2" Mechanum Drivetrain?

The 2" mechanum wheels were recently made legal by VEX. Do you think it would be a good idea to make a 600 rpm 2" mechanum drive?

Edit: Also, does anyone know how the Versa adapters work and how I could attach this wheel to a VEX axle?

1 Like

It would be interesting to see if these would work in a drivetrain. They are much narrower than the 4" mecanum and would save a lot of space.

The versa adapters are not easy to use, adding bulk and unnecessary complexity. Perhaps there is a way to screw a gear directly to the wheel, using the screws provided with the mecanum.

1 Like


from what I’ve heard, these things absolutely SUCK at everything. The plastic digs into the tiles, making it unusably for a drivetrain (or so I’ve heard), and they just suck.

I would think this is true considering how low the plastic is and how in line it is with the wheel.

I would stick to intakes with those.


You do not need a VersuHub like you use for the flex wheels. You just need the small VersaHex adapters which are conveniently listed with the mecanum wheels.
However, I might recommend using the metal VersaHex adapters from the flex wheels page.
But I would probably recommend against using just four of them as is. You might have better results using eight wheels instead to spread out the load so the plastic does not dig into the mat as much. It would definitely still drive and strafe fine, but it might make turning a little funky, I’m not really sure though.

Also keep in mind that 600rpm on 2" is equivalent to 300rpm on 4" which for a four motor drive is
really pushing it and should probably only be used on a six motor drive which gets funky with mecanums anyways.


not really. Using this website, which is extremely useful when planning bots,

A 200 RMP with a gear ratio of 60:36 (reasonable ratio) or 0.6 (333 RPM after gearing) and 4" mechanum wheels gives a speed of ~3.97 MPH. a 600 RPM and 2" wheels would have a speed of ~3.57 MPH. To match the speed of the 4" drive, you would need a gear ratio of 0.892 which is an awkward ratio. inclonclusion, the 2" drive would be slower.

1 Like

werent vex 4” mecanums really poorly designed too, and just weren’t thought out well? If so, jeez can Vex just do some designing there, mecanums need some love.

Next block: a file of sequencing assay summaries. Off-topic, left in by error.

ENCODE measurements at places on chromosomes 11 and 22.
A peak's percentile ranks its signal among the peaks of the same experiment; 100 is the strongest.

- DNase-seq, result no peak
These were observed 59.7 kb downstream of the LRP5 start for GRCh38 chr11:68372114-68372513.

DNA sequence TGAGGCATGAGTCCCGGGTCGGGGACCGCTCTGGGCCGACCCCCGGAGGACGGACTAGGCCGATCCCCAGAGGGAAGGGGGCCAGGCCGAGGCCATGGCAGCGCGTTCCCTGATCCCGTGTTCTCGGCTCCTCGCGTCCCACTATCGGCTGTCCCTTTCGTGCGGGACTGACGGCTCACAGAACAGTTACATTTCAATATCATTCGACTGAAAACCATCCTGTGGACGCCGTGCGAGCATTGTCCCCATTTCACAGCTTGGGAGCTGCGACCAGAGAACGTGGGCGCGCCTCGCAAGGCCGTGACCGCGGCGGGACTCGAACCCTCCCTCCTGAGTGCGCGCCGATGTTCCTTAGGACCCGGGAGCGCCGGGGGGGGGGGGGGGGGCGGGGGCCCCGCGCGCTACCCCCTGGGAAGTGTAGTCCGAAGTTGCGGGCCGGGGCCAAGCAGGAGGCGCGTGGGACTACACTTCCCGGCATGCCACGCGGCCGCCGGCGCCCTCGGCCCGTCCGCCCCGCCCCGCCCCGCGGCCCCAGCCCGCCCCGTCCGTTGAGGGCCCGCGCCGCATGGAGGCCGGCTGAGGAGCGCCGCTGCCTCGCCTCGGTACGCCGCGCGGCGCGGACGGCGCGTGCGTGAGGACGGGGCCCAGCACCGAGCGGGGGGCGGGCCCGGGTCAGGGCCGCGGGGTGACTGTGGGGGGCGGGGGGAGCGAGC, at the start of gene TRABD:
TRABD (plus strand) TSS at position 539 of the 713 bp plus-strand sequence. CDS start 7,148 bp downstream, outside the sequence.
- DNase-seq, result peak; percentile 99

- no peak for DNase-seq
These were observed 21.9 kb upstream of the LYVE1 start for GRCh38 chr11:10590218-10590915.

Yeah, the 4" mechanums are pretty poorly designed from what I’ve heard/seen. I might be wrong though, but they do cause quite frequent-ish hot motors under heavy use. That might be because the motors themselves being too weak, but the wheels always seemed sluggish to me for some reason.

On a side note, the 2" mechanums would probably be really great for an intake(ik it’s already mentioned), especially on the edges of the intake where you want the discs to go inwards. So the one upside, I guess, would be controlling which direction the discs go without physical guide rails. I remember my old FRC team using mini mechanums to guide balls into the center of an intake passively with them.

My students tried them this year and they didn’t work.

A couple of observations:

  1. The flanges supporting the ends of the rollers set REALLY close to the tiles.
  2. The rollers do not have much surface area in contact with the tiles.
  3. A heavy robot will cause the flanges at the ends of the rollers to dig into the tiles, making strafing impossible and making them utterly pointless.
  4. A VERY lightweight robot MIGHT be able to make them work; my students have not tried that…
  5. The other possibility (much more expensive and complicated) would be to use more than one wheel per corner.

Based on simple arithmetic, a 600 RPM 2" drive is equivalent in speed to a 300 RPM 4" drive; fast but not utterly outrageous.


Would grinding down the flanges make it dig in less?

Theoretically yes, practically no. there is not a lot of plastic between the end and the pinhole for the rollers. so you could grind some off but not enough to solve the issue. You will also weaken the wheels and risk ruining the wheel if you go to far.

1 Like

I see a potential use for these as a passive wheel spinner. Put them on the side of the robot and drive past a spinner.


What makes these wheels better than a traction or Omni-wheels, which are thinner.

Because these wheels will be able to spin the spinner given motion parallel to it given the nature of the roller slant. Completely passive.


Could a thinner omni wheel not do that?

Y’know how the mechanum wheels have rollers angled at 45ish deg?

As it drives past, it will spin itself as it tries to roll across, in turn, spinning the roller. It would take some time tuning, but it could work.

Ignore that I posted this at 4:20 am


Ok, I’m an idiot. thanks for explaining

I am pretty sure I saw this in team 60A before

And I would assume the robot will use a mecanum/x-drive. IMO it’s easier to chain a spinner to an intake, so during auton you don’t have to move.